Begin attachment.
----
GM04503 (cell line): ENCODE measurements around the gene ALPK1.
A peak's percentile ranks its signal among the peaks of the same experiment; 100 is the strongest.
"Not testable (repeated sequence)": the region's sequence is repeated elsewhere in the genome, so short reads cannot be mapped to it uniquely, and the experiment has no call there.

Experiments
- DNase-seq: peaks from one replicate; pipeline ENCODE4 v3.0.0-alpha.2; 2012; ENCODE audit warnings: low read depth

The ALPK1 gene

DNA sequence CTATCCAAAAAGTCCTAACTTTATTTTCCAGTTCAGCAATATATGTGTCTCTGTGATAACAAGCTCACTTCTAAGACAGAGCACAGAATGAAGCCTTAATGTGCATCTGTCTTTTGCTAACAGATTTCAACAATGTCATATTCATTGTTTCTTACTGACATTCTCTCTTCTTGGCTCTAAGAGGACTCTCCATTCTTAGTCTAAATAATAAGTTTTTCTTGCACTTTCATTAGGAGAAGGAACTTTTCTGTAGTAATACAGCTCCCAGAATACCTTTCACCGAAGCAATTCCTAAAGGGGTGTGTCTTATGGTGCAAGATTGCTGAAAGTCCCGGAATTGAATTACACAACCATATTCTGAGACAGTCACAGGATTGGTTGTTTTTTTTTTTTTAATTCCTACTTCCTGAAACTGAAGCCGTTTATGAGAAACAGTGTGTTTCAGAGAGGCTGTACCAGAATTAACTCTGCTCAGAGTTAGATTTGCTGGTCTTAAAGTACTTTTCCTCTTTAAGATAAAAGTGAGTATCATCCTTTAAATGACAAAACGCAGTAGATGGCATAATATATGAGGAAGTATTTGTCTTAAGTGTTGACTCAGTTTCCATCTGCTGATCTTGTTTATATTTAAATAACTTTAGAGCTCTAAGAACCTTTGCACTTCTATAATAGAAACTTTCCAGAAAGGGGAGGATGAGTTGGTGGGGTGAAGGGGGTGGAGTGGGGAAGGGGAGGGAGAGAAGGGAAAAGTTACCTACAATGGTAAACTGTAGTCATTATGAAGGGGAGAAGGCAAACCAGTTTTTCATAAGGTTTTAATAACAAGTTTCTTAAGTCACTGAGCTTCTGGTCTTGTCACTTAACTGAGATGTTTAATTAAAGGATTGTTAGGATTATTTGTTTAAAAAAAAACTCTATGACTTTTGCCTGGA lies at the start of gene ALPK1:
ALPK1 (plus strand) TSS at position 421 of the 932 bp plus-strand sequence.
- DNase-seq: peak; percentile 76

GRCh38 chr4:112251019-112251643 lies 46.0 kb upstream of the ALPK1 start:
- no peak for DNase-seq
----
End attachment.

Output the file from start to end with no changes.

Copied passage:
GM04503 (cell line): ENCODE measurements around the gene ALPK1.
A peak's percentile ranks its signal among the peaks of the same experiment; 100 is the strongest.
"Not testable (repeated sequence)": the region's sequence is repeated elsewhere in the genome, so short reads cannot be mapped to it uniquely, and the experiment has no call there.

Experiments
- DNase-seq: peaks from one replicate; pipeline ENCODE4 v3.0.0-alpha.2; 2012; ENCODE audit warnings: low read depth

The ALPK1 gene

DNA sequence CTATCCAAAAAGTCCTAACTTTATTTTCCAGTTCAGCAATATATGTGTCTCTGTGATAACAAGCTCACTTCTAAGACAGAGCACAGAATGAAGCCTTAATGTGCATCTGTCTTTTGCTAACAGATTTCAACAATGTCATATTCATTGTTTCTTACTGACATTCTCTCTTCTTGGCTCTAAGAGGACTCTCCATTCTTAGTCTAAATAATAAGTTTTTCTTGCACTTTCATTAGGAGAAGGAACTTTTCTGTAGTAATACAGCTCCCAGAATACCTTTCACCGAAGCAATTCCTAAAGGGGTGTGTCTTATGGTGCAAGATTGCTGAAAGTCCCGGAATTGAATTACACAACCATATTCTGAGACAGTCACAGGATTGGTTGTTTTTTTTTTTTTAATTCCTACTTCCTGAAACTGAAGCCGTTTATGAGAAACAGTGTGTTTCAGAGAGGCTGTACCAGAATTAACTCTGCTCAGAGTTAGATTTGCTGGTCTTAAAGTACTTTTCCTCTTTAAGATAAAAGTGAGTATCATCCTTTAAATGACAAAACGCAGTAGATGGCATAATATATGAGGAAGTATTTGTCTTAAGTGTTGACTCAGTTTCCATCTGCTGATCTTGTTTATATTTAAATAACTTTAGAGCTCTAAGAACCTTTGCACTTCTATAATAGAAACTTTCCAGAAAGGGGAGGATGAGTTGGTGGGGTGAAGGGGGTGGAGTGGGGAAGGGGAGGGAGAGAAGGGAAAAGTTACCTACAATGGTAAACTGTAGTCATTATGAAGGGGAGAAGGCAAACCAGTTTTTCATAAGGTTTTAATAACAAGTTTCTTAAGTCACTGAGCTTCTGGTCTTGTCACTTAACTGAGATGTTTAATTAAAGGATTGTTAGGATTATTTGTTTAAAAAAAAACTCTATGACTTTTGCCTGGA lies at the start of gene ALPK1:
ALPK1 (plus strand) TSS at position 421 of the 932 bp plus-strand sequence.
- DNase-seq: peak; percentile 76

GRCh38 chr4:112251019-112251643 lies 46.0 kb upstream of the ALPK1 start:
- no peak for DNase-seq